Gov. Sam Brownback once made adoptions a public priority. Yet few major changes to Kansas’ broken adoption system have been enacted since he declared November as Kansas Adoption Month in 2011. In Ohio, by contrast, a movement is under way to make adoption easier; Brownback would be wise to pay attention to it.
I have written before about the horribly broken system of domestic adopt-ion in the United States, and particularly in Kansas. As an adopted child and the father of one (with another on the way), I have experienced the highs and lows of a system that has its heart in the right place but breaks hearts because of outdated thinking and re-strictive regulation. Excessive paperwork, extreme costs, delays and the opportunities for the unscrupulous to take advant-age of potential adoptees pre-vent many from even consider-ing the process seriously or forcing the committed to shift to international adoptions.
The need is staggering: More than 400,000 children in the United States are living without families, according to the Con-gressional Coalition on Adopt-ion Institute. Worldwide, there are more than 150 million or-phans. Another 27,000 children “age out” of domestic foster care every year, having never been placed with a family who legally adopted them. All of the statistics are getting worse, with domestic strictures sending thousands of parents abroad to expand their families rather than completing them at home. But even international adopt-ions are under threat.
International adoption has become almost as prevalent as domestic adoption, with inter-national adoptions reaching a high of more than 45,000 in 2004. The number of international adoptions has since shrunk by nearly half, to under 24,000 in 2011. As international adopt-ions become ever harder to procure, prospective adoptive parents are left with almost no options. The time is now to reverse the trend of fewer domestic adoptions and give children who need “forever” families their opportunity.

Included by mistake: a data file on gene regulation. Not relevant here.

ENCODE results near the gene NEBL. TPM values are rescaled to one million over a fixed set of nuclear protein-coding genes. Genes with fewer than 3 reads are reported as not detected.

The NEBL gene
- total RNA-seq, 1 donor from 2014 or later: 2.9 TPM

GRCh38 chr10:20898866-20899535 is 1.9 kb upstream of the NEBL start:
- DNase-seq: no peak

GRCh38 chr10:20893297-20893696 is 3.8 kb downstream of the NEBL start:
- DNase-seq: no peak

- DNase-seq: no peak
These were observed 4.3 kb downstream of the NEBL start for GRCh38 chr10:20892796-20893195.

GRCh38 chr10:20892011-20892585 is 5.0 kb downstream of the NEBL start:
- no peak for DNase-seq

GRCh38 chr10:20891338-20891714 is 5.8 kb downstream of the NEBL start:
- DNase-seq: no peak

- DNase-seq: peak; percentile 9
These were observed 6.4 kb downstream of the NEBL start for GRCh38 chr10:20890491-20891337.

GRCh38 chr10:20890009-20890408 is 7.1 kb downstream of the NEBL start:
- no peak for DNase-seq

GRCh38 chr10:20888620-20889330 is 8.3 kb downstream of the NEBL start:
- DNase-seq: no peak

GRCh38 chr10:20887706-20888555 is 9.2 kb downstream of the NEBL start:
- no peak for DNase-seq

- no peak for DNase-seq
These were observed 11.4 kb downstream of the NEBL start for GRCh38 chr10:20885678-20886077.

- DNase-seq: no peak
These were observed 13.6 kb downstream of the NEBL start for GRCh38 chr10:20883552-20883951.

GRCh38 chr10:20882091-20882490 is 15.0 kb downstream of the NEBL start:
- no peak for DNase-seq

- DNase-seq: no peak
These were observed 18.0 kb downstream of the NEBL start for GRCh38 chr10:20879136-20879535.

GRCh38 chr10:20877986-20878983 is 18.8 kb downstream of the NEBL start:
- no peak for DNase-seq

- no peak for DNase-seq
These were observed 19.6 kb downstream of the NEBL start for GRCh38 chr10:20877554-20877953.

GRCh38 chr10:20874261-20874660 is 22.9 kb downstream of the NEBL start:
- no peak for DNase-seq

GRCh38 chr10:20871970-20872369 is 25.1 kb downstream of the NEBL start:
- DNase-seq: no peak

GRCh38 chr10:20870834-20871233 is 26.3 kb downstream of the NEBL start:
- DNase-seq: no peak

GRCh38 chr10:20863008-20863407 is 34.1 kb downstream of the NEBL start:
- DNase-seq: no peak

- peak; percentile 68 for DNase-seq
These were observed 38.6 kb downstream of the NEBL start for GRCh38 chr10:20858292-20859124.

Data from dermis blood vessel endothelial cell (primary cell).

The Ohio proposal would sig-nificantly shorten the adoption process. Adoption decrees could be finalized by a court 60 days after birth instead of requiring the current standard wait of 12 months. Further, the proposal would shorten how long biological fathers have to put their name on the state’s putative father registry from 30 days after the birth of a child to seven days. Under Ohio’s proposal, the state tax credit would jump to $10,000 from the existing $1,500 and allow recipients to take the refund over four years.
To reduce abuse of adoptive parents who help with preg-nancy care, payments of up to $3,000, which adoptive parents can provide to preg-nant mothers for living expenses, would no longer directly go to the birth mother. Adoption agencies or attorneys would hold the funds and make payments on behalf of the birth and adoptive parents, reducing the likelihood of fraud in the adoption system.
Prospective adoptive parents face innumerable challenges, and the last thing they should have to struggle with is their own government unnecessarily re-stricting their ability to give a needy child a home. But the existing adoption regime does just that. The time for change is now, and Ohio’s model shows a clear and positive direction for that change.
Chapman Rackaway is a professor of political science at Fort Hays State University.